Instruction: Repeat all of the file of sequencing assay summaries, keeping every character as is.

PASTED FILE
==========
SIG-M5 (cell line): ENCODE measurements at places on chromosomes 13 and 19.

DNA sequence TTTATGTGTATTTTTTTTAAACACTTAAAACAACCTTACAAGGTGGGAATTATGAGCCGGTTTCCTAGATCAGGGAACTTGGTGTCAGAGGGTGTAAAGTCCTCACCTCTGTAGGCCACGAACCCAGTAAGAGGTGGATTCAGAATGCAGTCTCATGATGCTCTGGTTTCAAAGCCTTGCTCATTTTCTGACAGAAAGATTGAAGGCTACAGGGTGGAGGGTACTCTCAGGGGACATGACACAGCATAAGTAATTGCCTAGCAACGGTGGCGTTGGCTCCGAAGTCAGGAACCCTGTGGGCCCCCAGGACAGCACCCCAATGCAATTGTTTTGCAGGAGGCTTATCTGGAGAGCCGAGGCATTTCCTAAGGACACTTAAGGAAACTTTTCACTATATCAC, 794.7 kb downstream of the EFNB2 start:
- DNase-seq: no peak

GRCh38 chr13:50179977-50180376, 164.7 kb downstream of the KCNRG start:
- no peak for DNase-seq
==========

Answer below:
SIG-M5 (cell line): ENCODE measurements at places on chromosomes 13 and 19.

DNA sequence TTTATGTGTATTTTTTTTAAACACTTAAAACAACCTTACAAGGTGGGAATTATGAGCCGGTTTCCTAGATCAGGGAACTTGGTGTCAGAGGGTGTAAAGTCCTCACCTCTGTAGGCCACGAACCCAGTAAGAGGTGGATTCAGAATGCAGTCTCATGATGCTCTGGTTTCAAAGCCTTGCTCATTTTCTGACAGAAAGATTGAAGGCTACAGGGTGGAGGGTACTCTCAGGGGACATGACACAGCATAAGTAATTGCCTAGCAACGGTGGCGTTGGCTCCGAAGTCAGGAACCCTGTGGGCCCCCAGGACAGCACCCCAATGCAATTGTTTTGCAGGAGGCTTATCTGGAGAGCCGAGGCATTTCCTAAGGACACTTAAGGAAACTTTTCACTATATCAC, 794.7 kb downstream of the EFNB2 start:
- DNase-seq: no peak

GRCh38 chr13:50179977-50180376, 164.7 kb downstream of the KCNRG start:
- no peak for DNase-seq